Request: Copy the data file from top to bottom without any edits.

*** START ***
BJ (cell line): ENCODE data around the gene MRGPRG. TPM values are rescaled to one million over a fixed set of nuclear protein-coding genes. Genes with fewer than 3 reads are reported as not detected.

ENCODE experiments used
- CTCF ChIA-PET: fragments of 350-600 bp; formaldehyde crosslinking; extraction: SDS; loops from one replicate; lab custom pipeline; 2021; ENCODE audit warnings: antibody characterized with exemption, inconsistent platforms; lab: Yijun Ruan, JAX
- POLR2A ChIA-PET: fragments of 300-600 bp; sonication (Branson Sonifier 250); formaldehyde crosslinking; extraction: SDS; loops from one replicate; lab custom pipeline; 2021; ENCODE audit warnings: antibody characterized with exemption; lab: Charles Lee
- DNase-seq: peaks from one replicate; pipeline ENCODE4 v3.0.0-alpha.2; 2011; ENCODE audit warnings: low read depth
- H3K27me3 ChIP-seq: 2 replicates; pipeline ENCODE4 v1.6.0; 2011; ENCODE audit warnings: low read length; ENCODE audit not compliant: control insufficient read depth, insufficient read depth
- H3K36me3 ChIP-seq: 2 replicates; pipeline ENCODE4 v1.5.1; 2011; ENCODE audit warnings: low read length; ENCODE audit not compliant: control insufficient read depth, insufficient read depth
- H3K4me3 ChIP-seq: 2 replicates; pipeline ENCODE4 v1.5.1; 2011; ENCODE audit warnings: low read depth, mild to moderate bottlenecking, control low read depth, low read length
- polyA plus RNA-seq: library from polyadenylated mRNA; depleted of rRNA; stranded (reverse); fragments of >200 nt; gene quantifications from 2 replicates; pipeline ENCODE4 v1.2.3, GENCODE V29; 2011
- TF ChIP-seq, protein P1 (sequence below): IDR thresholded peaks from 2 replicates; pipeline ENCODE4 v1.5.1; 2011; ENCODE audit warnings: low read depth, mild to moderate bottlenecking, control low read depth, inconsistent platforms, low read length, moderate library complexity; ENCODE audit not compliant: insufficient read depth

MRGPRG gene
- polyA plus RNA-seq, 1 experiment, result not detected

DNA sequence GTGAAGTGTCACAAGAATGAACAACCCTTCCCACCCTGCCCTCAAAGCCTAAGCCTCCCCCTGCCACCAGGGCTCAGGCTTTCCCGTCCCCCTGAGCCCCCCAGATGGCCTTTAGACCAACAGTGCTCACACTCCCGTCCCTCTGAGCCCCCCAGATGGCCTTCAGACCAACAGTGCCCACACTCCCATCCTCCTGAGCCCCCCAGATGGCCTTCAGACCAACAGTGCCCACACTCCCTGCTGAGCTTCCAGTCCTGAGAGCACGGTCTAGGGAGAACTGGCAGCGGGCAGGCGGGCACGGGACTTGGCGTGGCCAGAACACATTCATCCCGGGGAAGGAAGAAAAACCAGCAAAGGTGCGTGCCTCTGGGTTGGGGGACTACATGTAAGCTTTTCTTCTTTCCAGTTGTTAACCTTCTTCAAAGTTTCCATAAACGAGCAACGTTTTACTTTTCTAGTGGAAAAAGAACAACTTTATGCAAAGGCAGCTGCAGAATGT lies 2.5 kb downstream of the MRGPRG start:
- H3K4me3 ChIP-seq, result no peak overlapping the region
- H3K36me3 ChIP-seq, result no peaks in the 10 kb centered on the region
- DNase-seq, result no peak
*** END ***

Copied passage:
BJ (cell line): ENCODE data around the gene MRGPRG. TPM values are rescaled to one million over a fixed set of nuclear protein-coding genes. Genes with fewer than 3 reads are reported as not detected.

ENCODE experiments used
- CTCF ChIA-PET: fragments of 350-600 bp; formaldehyde crosslinking; extraction: SDS; loops from one replicate; lab custom pipeline; 2021; ENCODE audit warnings: antibody characterized with exemption, inconsistent platforms; lab: Yijun Ruan, JAX
- POLR2A ChIA-PET: fragments of 300-600 bp; sonication (Branson Sonifier 250); formaldehyde crosslinking; extraction: SDS; loops from one replicate; lab custom pipeline; 2021; ENCODE audit warnings: antibody characterized with exemption; lab: Charles Lee
- DNase-seq: peaks from one replicate; pipeline ENCODE4 v3.0.0-alpha.2; 2011; ENCODE audit warnings: low read depth
- H3K27me3 ChIP-seq: 2 replicates; pipeline ENCODE4 v1.6.0; 2011; ENCODE audit warnings: low read length; ENCODE audit not compliant: control insufficient read depth, insufficient read depth
- H3K36me3 ChIP-seq: 2 replicates; pipeline ENCODE4 v1.5.1; 2011; ENCODE audit warnings: low read length; ENCODE audit not compliant: control insufficient read depth, insufficient read depth
- H3K4me3 ChIP-seq: 2 replicates; pipeline ENCODE4 v1.5.1; 2011; ENCODE audit warnings: low read depth, mild to moderate bottlenecking, control low read depth, low read length
- polyA plus RNA-seq: library from polyadenylated mRNA; depleted of rRNA; stranded (reverse); fragments of >200 nt; gene quantifications from 2 replicates; pipeline ENCODE4 v1.2.3, GENCODE V29; 2011
- TF ChIP-seq, protein P1 (sequence below): IDR thresholded peaks from 2 replicates; pipeline ENCODE4 v1.5.1; 2011; ENCODE audit warnings: low read depth, mild to moderate bottlenecking, control low read depth, inconsistent platforms, low read length, moderate library complexity; ENCODE audit not compliant: insufficient read depth

MRGPRG gene
- polyA plus RNA-seq, 1 experiment, result not detected

DNA sequence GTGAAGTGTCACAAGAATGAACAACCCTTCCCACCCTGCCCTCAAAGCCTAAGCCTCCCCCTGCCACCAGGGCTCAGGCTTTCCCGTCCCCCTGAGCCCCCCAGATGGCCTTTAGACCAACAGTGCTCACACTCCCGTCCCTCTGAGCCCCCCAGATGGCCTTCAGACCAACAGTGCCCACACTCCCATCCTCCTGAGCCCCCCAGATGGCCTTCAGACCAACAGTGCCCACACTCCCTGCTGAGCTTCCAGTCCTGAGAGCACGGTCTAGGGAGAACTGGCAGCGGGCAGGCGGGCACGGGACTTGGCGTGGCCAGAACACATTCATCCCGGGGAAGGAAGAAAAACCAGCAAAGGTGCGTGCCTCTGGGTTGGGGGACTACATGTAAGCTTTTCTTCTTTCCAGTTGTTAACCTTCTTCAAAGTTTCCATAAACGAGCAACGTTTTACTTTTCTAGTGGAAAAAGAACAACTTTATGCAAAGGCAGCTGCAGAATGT lies 2.5 kb downstream of the MRGPRG start:
- H3K4me3 ChIP-seq, result no peak overlapping the region
- H3K36me3 ChIP-seq, result no peaks in the 10 kb centered on the region
- DNase-seq, result no peak